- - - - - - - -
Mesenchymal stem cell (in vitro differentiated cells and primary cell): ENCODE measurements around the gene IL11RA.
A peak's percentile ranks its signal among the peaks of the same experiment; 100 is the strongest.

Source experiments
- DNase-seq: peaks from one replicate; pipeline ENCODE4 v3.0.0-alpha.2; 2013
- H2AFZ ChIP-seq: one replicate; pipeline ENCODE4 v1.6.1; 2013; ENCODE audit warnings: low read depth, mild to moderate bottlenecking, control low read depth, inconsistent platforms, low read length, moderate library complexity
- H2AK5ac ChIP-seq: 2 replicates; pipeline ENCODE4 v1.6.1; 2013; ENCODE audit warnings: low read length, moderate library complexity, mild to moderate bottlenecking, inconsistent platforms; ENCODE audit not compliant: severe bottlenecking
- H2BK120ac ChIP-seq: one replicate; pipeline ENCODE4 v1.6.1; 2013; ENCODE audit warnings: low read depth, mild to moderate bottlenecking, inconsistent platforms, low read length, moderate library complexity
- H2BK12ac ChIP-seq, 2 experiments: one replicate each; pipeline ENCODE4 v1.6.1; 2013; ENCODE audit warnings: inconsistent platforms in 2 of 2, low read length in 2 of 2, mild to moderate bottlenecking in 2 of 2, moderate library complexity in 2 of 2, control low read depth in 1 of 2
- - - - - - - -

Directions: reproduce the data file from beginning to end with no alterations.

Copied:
Mesenchymal stem cell (in vitro differentiated cells and primary cell): ENCODE measurements around the gene IL11RA.
A peak's percentile ranks its signal among the peaks of the same experiment; 100 is the strongest.

Source experiments
- DNase-seq: peaks from one replicate; pipeline ENCODE4 v3.0.0-alpha.2; 2013
- H2AFZ ChIP-seq: one replicate; pipeline ENCODE4 v1.6.1; 2013; ENCODE audit warnings: low read depth, mild to moderate bottlenecking, control low read depth, inconsistent platforms, low read length, moderate library complexity
- H2AK5ac ChIP-seq: 2 replicates; pipeline ENCODE4 v1.6.1; 2013; ENCODE audit warnings: low read length, moderate library complexity, mild to moderate bottlenecking, inconsistent platforms; ENCODE audit not compliant: severe bottlenecking
- H2BK120ac ChIP-seq: one replicate; pipeline ENCODE4 v1.6.1; 2013; ENCODE audit warnings: low read depth, mild to moderate bottlenecking, inconsistent platforms, low read length, moderate library complexity
- H2BK12ac ChIP-seq, 2 experiments: one replicate each; pipeline ENCODE4 v1.6.1; 2013; ENCODE audit warnings: inconsistent platforms in 2 of 2, low read length in 2 of 2, mild to moderate bottlenecking in 2 of 2, moderate library complexity in 2 of 2, control low read depth in 1 of 2